Windows 7 Thread, Mandatory profile issue in Technical; v.odd. I'd leave the profile off that server altogether then. Does it need to be on there?...
29th April 2010, 12:41 PM #16
v.odd. I'd leave the profile off that server altogether then. Does it need to be on there?
29th April 2010, 12:59 PM #17
Well after some testing it seems it hasnt worked in the new location so domain\adminstrators isn't the cause of my problem, i've just tried doing a copyto on a default profile again and starting fresh, added domain users to the permissions within the registry hive, logged on fine, logged off and tried to log on again and it fails
This laptops going out the window in a minute
29th April 2010, 01:19 PM #18
Applied the profile to a user, but moved the user out of the OU it was in and into one that doesn't load group policys and it works, so it seems there is a policy that is making it get stuck!! GETTING CLOSER!
29th April 2010, 01:29 PM #19
Use Group Policy Modelling & Results in the GP Management module to see which policy(s) is causing the problem.
30th April 2010, 10:30 AM #20
In a domain there is no DOMAIN\Administrators group.
You only have BUILTIN\Administrators.
DOMAIN\Domain Admins should suffice - as by default Domain Admins are Administrators on all member servers, DCs and workstations in a domain.
If you really want to use the 'administrators' group - then it would have to be a local server or workstation group.
FS1\Administrators <-- Would apply to Local Admins on FS1, but wouldn't necessarily cover Domain Users.
30th April 2010, 10:38 AM #21
Cheers azrael, i think i've sorted it now, i pretty much replicated everything the students were using (which was working fine) set that up and then just adapted thatto the teachers settings, all seems to be working, going to get a few teachers to test it soon though
1st May 2010, 12:30 AM #22
When you create the original mandatory profile, how did you make the initial copy? Unless you use the Copy Profile utility built into Windows and set permissions in the profile (not the file/folder permissions), the profile will never work properley. See 'Creating Mandatory Profiles' here: Mandatory Profiles - Wiki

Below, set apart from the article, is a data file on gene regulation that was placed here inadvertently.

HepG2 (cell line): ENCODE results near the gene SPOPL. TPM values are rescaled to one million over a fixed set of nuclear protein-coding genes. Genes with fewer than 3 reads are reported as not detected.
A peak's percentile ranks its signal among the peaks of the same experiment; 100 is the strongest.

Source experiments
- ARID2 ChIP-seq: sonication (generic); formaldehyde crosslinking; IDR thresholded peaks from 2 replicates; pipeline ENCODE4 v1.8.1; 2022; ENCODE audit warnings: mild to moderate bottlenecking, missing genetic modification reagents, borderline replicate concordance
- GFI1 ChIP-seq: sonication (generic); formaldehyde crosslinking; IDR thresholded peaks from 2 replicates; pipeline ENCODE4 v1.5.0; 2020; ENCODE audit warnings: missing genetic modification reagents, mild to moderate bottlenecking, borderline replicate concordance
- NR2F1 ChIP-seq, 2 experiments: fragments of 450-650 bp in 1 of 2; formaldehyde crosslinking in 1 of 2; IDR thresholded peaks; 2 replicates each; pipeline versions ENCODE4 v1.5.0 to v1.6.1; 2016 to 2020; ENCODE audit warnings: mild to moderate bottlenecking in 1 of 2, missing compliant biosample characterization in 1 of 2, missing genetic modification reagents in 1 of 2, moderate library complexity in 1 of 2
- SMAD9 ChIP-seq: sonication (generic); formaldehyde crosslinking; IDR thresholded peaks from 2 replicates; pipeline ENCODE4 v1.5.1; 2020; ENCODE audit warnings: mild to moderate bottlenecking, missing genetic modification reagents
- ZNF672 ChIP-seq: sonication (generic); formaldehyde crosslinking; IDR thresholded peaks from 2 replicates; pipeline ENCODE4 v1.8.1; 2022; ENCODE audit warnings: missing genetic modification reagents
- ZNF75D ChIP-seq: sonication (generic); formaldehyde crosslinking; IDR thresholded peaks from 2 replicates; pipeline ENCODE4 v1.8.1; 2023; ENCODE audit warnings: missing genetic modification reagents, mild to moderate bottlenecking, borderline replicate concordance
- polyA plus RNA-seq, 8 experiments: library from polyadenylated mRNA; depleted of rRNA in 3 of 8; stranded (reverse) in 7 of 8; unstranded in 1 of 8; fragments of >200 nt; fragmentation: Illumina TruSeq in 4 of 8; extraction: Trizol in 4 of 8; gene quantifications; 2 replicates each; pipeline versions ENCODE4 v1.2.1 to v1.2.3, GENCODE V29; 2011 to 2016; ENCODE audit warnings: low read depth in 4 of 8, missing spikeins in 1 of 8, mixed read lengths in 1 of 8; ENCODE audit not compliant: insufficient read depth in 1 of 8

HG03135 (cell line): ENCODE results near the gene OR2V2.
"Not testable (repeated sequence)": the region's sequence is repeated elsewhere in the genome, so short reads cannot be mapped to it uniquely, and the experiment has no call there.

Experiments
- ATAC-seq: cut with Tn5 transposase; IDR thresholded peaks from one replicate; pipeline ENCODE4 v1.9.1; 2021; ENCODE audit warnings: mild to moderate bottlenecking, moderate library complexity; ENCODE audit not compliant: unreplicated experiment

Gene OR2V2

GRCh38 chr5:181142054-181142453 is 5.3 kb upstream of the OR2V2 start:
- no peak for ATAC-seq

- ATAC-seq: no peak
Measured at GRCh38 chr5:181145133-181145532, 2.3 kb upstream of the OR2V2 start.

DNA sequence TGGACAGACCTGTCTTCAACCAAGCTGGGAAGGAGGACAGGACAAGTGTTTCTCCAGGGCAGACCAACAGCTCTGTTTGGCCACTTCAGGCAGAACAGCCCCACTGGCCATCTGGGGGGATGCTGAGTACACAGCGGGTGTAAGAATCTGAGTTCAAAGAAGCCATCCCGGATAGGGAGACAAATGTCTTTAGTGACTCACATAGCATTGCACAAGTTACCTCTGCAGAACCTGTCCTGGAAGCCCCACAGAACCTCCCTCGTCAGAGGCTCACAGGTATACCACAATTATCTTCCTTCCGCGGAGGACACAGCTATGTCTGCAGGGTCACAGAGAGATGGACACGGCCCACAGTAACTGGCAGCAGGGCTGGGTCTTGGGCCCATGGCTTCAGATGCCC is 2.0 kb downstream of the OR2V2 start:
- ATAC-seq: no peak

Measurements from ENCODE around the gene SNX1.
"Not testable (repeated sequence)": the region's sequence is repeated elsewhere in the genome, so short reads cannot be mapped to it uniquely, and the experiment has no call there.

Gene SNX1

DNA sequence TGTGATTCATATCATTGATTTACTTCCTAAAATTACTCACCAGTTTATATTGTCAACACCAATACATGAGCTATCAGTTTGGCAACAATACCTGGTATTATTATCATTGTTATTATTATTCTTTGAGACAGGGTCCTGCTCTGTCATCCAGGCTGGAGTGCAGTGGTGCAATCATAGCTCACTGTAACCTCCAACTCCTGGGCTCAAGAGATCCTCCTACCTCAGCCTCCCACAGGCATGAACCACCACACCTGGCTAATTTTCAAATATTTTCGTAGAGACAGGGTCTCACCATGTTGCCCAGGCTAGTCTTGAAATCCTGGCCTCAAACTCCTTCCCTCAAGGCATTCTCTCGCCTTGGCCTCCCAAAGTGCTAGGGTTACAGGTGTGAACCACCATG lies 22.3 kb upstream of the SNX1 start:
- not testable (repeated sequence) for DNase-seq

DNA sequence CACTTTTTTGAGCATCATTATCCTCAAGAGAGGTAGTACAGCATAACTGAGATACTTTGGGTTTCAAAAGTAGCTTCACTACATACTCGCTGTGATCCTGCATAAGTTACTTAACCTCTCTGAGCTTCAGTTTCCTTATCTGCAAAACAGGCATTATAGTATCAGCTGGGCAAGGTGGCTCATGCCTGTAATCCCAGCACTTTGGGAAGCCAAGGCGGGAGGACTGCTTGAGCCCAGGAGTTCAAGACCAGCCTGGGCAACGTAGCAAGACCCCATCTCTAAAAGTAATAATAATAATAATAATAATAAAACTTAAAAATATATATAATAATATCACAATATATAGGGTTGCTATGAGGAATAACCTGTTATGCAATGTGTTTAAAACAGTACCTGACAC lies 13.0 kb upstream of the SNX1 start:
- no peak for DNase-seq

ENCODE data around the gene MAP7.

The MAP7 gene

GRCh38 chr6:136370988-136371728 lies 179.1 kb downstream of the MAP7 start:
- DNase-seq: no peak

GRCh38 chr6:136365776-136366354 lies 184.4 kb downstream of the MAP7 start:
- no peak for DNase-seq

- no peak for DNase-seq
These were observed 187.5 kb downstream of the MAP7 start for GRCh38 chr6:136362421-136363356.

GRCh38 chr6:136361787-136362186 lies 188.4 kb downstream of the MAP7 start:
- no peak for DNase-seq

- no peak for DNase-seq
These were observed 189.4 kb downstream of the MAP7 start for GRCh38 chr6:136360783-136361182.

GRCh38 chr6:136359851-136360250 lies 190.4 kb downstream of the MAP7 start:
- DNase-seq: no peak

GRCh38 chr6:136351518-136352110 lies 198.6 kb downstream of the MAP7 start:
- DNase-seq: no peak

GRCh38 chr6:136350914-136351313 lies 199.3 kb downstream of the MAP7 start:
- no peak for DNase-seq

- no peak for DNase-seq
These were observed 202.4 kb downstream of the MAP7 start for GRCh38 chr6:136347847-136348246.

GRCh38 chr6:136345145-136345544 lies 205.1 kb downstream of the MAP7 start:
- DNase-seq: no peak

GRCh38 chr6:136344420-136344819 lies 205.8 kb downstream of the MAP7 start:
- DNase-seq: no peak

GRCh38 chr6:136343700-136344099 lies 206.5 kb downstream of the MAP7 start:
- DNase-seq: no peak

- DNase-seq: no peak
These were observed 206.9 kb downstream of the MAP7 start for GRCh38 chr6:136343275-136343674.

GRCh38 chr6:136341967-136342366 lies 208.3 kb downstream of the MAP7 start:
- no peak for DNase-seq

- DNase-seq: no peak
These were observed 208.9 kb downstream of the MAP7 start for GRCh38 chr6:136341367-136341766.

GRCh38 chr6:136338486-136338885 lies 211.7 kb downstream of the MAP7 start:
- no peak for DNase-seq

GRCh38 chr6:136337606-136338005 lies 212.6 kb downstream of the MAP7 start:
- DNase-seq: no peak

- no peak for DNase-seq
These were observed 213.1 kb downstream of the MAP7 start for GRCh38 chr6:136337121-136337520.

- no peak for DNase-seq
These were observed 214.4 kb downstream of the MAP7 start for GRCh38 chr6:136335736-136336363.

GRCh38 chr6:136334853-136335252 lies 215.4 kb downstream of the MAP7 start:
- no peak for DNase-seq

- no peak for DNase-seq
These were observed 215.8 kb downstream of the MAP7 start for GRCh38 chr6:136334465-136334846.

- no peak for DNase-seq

4th May 2010, 09:27 AM #23
Originally Posted by ajbritton
I can't say that's true Andy - we've a few perfectly working Mandatory Profiles which were never copied using that utility. It may well set the correct permissions for you, which may or may not save you time, but there's no reason you can't do that yourself. A profile is just a bunch of files & folders with appropriate permissions - they don't need divine power granted them by the OS to work correctly. IMHO it makes it easier to troubleshoot profiles if you can get away from this way of thinking.
4th May 2010, 01:03 PM #24
Not true I'm afraid. One of the files in the profile (NTUSER.DAT) contains the registry for the HKEY_CURRENT_USER hive. This has permissions on the registry structure INSIDE the file. This is unconnected with the ACL on the file itself. Using CopyTo will modify these permissions. If you don't do this, the only option is to use RegEdit to manually connect to registry settings in NTUSER.DAT and modify the permissions. However, since there is no documentation as to what permissions should be set across all the keys under HKEY_CURRENT_USER, it's best to let the OS do it for you in the way that is known to work and as Microsoft intended. IMHO
Originally Posted by timzim
I've lost track of the number of times I've had to explain this to people. That's one of the reason I wrote up the WIKI article in the first place. I've certainly seen failures to apply group policy due to this issue on several occasions and if you think about it, it's logical. When Windows creates a new profile, it grants the user who creates it permissions to the files and in the registry. If you then copy the profile and try to let someone else use it, that user won't have the necessary permissions to update it. Looking at the registry permissions on HKEY_CURRENT_USER\Software\Policies on my PC shows me that the only users with access are Administrators, System and myself. Since the group policy extensions run under the security context of whoever logs on, that user must have the necessary rights to write to the registry or policy settings cannot be applied.
Another option might be to enable verbose USERENV logging (http://support.microsoft.com/kb/221833). This gives a wealth of information on what goes on during logon but can be rather tedious to pick through.
It might also be worth disabling caching on the share (http://support.microsoft.com/kb/287566)
Last edited by ajbritton; 4th May 2010 at 01:21 PM.
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